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  • Writer's pictureJoe Miller

Pro Tip: Proper Care and Feeding of Incident Command

The Emergency Operations Group is charged with the negotiation of the safe release of hostages and surrender of a gunman who is facing a lengthy prison term. A well-meaning Incident Commander might direct the Hostage Negotiation Team Leader to order the primary negotiator to ask the suspect specific tactical or investigative questions like "Are you armed?" or "How many hostages are you holding?"

While these are legitimate questions, the team now has a problem. The role of the Primary Negotiator is to develop rapport and, eventually, influence over the subject's behavior during a critical incident. Pressuring the Primary Negotiator to ask investigative or tactical questions damages their ability to perform their main function. The Primary Negotiator will eventually get good intel from the suspect if allowed to do their job, but intelligence gathering is and always has been a tertiary objective of the Primary Negotiator... (there, I said it, fight me).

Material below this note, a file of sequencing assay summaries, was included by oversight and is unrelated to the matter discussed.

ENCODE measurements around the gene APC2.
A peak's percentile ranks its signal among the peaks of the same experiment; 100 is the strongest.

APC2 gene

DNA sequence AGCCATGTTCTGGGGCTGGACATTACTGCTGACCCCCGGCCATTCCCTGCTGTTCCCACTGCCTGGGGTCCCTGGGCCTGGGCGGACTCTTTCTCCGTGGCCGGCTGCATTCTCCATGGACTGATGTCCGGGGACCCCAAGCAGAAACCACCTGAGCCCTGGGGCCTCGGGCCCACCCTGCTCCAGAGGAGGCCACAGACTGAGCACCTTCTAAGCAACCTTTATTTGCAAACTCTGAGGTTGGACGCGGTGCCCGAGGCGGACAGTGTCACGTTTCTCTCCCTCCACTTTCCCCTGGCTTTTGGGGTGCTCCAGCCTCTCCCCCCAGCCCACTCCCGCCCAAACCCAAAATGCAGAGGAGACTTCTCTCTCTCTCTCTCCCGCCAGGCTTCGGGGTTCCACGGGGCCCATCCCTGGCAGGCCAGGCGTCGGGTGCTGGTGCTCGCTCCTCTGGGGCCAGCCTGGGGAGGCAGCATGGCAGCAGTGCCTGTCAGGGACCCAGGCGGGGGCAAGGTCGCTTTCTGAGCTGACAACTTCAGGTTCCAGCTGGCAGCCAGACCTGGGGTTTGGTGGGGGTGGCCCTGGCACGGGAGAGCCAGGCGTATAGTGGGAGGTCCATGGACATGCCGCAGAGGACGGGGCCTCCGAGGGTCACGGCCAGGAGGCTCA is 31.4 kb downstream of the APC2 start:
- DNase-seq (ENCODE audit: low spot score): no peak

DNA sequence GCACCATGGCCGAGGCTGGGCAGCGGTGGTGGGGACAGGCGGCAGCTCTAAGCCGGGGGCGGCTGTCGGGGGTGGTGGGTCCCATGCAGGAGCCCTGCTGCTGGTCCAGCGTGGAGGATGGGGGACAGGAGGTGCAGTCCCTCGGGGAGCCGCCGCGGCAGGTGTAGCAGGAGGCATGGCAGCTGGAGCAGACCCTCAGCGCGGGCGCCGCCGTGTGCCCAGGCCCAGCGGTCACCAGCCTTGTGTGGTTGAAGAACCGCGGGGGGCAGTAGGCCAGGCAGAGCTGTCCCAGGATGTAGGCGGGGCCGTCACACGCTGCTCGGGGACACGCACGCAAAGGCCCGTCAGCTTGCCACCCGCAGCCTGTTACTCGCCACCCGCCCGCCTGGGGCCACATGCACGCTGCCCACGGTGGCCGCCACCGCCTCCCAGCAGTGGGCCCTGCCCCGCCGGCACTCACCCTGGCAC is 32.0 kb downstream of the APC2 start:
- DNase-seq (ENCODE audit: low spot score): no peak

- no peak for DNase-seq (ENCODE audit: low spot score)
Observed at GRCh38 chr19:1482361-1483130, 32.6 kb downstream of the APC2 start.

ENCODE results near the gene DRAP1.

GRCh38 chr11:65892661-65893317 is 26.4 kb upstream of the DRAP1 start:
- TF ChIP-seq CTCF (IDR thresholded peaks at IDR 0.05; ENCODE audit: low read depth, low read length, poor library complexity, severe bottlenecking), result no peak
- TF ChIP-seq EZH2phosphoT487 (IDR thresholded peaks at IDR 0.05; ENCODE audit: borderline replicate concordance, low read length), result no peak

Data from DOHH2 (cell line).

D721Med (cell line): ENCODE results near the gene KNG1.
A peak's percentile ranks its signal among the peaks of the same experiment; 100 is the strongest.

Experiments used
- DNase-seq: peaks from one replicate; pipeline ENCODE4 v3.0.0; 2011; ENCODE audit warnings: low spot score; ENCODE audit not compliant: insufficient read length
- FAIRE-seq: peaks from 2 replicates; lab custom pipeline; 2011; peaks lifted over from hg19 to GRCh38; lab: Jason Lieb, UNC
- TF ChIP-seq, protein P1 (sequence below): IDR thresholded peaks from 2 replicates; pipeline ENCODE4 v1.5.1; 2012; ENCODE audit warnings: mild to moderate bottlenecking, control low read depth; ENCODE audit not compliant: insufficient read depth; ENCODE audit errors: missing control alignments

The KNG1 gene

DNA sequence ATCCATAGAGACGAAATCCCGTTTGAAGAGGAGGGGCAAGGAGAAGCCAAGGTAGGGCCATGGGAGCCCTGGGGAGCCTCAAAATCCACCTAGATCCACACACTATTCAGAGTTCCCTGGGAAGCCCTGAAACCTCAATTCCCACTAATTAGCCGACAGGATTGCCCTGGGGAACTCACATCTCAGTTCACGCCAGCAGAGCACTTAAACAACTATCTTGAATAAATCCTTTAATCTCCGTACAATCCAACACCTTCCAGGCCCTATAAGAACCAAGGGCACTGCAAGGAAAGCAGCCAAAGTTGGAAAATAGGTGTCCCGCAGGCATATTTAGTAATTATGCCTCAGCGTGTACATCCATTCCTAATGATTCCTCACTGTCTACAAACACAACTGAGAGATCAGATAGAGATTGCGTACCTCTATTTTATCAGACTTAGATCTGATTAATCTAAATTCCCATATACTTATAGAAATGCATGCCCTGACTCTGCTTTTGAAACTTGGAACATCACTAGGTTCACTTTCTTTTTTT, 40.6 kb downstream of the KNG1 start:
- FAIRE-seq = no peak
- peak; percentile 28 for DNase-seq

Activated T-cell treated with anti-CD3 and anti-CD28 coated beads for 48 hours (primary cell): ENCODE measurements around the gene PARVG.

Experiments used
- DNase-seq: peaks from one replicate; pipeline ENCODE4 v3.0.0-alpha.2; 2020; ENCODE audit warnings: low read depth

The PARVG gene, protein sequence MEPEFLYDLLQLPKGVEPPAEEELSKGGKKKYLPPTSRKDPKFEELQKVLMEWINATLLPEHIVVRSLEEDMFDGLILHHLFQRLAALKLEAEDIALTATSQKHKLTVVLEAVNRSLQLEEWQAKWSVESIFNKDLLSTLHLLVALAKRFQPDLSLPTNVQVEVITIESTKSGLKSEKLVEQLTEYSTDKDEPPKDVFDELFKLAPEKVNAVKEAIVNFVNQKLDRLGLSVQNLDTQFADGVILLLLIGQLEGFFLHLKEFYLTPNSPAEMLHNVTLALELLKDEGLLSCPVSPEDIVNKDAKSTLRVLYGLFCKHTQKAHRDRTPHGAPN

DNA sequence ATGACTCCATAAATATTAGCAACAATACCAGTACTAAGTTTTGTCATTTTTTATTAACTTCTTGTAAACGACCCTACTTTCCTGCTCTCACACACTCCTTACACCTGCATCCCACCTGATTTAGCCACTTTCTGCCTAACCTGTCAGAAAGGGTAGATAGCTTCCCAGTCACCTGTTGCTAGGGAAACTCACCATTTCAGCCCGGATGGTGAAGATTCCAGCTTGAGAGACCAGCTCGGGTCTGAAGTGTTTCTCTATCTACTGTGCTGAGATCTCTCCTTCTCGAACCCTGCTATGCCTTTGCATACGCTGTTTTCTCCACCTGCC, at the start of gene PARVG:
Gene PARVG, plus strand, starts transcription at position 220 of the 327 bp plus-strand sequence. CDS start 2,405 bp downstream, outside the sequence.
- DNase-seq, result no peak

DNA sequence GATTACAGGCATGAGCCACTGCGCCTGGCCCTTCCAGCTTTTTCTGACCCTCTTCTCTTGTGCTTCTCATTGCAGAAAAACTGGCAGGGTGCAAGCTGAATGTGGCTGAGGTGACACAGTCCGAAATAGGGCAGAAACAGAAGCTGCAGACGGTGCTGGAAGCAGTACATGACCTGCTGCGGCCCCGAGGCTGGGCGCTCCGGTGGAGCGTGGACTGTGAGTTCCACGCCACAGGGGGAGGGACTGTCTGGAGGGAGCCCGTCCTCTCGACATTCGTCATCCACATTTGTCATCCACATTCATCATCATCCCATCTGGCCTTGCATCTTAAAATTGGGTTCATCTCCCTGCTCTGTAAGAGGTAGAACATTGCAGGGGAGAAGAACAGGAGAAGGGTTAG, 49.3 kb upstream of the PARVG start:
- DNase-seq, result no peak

On the other hand, Intelligence Officers have the primary responsibility of obtaining intelligence. The important difference is that putting pressure on the Intelligence Officers to gather specific and necessary tactical or investigative information won't destroy the Primary Negotiator's rapport-building process.

In this example, the Incident Commander has shown they don't have a thorough understanding of how to properly utilize hostage negotiators in this incident. In a future article, we will talk about "negotiating" your Incident Commander into taking a basic negotiations class. Some agencies require it already, but too few in my opinion.



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